Researchers in Norway have established and evaluated a faster method to detect Listeria monocytogenes.
Scientists at Nofima found it was possible to detect Listeria in a sample after only four hours of enrichment using a handheld sequencing device called MinION from Oxford Nanopore Technologies. This is 20 hours faster than the traditional enrichment method to look for the pathogen.
However, the analysis is not quantitative and cannot discriminate between live and dead bacteria.
Other microorganisms from the processing environment can be detected at the same time when using the sequencing approach. This is cost effective and provides information on the bigger microbiological picture in a food production plant, said researchers.
Scientists used seven different Listeria monocytogenes sequence types isolated from meat processing environments with and without background microbiota such as other Listeria species and non-Listeria strains, according to the study published in the journal ASM.
Quick result needed
Eva Wagner, from Nofima, said the team investigated and compared different sequencing technologies to get quicker results on the presence or absence of Listeria in a sample.
“We were also interested in whether the sequencing method is able to differentiate between distinct Listeria types. A result on whether or not Listeria was present in a sample should ideally be provided before the start of the next work day in order for countermeasures to be implemented. It is especially important that equipment and surfaces, on which Listeria was detected, are thoroughly cleaned and disinfected,” she said.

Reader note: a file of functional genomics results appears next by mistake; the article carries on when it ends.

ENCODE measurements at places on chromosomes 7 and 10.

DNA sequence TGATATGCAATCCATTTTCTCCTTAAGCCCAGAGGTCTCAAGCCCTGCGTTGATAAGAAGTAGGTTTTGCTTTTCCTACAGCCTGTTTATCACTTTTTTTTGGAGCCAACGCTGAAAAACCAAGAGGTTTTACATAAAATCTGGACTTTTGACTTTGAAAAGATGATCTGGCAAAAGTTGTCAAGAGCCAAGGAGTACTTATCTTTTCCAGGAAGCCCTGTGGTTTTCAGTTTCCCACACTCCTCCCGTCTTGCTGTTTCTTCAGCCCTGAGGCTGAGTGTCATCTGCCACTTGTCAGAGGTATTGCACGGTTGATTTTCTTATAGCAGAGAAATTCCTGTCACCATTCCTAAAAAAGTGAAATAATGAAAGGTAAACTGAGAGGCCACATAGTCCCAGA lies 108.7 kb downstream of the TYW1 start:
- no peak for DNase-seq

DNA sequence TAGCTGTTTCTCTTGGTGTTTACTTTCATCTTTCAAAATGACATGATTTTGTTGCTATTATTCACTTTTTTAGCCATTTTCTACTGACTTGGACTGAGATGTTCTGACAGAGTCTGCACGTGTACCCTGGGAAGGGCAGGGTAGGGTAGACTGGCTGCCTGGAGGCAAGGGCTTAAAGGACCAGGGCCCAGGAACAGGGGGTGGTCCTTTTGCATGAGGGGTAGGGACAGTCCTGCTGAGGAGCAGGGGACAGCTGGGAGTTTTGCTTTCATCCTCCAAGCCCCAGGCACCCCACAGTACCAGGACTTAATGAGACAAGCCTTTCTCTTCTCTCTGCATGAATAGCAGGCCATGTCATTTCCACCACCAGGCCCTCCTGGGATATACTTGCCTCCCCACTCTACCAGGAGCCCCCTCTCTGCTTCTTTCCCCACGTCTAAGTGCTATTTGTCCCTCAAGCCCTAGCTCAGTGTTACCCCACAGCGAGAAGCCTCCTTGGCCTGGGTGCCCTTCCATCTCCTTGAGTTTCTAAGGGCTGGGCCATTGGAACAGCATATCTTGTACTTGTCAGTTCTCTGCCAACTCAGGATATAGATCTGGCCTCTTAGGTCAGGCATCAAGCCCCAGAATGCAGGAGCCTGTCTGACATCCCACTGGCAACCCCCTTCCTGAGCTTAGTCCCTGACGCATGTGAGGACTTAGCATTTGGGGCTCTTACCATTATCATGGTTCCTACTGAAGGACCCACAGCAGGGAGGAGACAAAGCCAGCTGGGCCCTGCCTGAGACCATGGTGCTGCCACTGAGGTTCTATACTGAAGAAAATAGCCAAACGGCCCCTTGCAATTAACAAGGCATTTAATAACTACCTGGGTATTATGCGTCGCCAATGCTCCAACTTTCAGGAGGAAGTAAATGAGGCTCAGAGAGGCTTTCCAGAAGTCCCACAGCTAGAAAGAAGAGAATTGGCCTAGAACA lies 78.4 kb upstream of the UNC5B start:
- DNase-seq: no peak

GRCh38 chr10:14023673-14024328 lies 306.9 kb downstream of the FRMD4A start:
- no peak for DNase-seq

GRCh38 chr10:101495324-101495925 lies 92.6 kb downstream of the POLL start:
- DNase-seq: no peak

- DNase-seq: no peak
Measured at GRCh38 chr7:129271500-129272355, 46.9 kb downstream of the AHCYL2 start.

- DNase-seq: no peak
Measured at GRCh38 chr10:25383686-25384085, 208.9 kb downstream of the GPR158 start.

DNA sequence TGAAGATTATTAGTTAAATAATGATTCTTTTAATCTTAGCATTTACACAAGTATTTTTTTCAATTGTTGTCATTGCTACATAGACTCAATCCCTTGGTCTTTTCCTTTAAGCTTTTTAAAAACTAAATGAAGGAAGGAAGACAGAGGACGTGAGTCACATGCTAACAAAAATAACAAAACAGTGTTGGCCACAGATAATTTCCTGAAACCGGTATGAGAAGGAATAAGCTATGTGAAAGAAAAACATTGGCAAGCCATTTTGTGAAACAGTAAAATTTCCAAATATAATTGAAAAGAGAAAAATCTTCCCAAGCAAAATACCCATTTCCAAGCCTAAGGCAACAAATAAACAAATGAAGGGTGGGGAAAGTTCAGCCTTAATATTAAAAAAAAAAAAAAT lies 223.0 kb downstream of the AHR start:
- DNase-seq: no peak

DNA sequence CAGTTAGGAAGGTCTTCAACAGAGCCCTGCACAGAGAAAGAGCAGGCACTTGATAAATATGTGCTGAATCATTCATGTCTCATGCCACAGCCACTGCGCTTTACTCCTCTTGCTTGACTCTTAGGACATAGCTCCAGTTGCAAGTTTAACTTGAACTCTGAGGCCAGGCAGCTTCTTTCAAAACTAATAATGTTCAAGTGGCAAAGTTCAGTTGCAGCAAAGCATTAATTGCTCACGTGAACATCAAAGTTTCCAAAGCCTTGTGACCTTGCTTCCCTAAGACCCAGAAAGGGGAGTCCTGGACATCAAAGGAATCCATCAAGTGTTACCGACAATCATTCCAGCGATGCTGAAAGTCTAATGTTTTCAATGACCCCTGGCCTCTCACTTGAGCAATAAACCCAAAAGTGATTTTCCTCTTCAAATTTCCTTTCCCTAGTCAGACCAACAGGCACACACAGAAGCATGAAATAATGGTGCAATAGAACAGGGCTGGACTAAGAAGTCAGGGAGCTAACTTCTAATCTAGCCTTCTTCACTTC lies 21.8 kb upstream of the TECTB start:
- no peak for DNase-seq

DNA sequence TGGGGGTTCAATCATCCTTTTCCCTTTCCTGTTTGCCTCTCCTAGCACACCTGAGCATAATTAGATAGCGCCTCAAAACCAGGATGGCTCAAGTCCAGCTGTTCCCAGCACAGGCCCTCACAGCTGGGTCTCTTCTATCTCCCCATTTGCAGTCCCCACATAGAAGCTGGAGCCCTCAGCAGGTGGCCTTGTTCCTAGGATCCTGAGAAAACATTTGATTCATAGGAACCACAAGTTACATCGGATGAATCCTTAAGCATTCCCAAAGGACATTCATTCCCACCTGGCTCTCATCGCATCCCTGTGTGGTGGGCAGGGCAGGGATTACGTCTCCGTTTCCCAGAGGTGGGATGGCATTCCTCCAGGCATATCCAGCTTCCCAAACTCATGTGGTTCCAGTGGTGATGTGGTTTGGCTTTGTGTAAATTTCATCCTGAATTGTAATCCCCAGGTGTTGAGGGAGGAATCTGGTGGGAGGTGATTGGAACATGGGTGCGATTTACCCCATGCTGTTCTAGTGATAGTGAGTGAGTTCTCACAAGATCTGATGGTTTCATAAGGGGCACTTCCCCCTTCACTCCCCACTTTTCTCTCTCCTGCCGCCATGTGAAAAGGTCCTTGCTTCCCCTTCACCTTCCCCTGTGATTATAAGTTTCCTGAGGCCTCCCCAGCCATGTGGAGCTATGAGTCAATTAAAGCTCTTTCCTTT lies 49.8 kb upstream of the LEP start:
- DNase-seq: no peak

The traditional enrichment method to detect Listeria monocytogenes involves cultivating a sample taken from the processing environment or a food product in a selective medium that favors growth of the bacterium.
This process can take from 24 hours to several days while production continues. This means that food products can be contaminated and people could be infected with Listeria during the testing process.
Nofima researcher Birgitte Moen said the next step is to collect samples from industry and test the method with them.
Providing more detail
Food producers can receive results on whether or not Listeria was detected in the sample but the current method is not always able to distinguish between similar Listeria strains.
Use of Illumina MiSeq sequencing allowed scientists to predict the presence of co-occurring Listeria monocytogenes strains.
Routine application of the approach could lead to industry actions that prevent contamination and subsequent recalls and food destruction, economic and reputational losses, and listeriosis cases.
“New sequencing technologies are used to determine the genetic code (DNA) and thus identify microorganisms. This will make today’s extensive control operations in the food industry faster, more precise and more cost effective,” said Annette Fagerlund.
Fagerlund is a researcher at Nofima and leads PathoSeq, a three-year project which runs until March 2023. The goal is to help Norwegian food producers to establish faster, more cost effective and targeted control routines for foodborne pathogens.
Another Nofima project, called Future Food Control, is looking at food safety, reducing food waste and the use of plastic packaging.
It runs until the end of 2024 and involves source tracking of pathogens, spoilage bacteria and fungi in production facilities and effective corrective actions with a focus on raw chicken and perishable, plant-based foods.
Packaging systems and storage conditions will be evaluated using recycled or renewable packaging materials without compromising safety, shelf life or having a negative impact on food waste.
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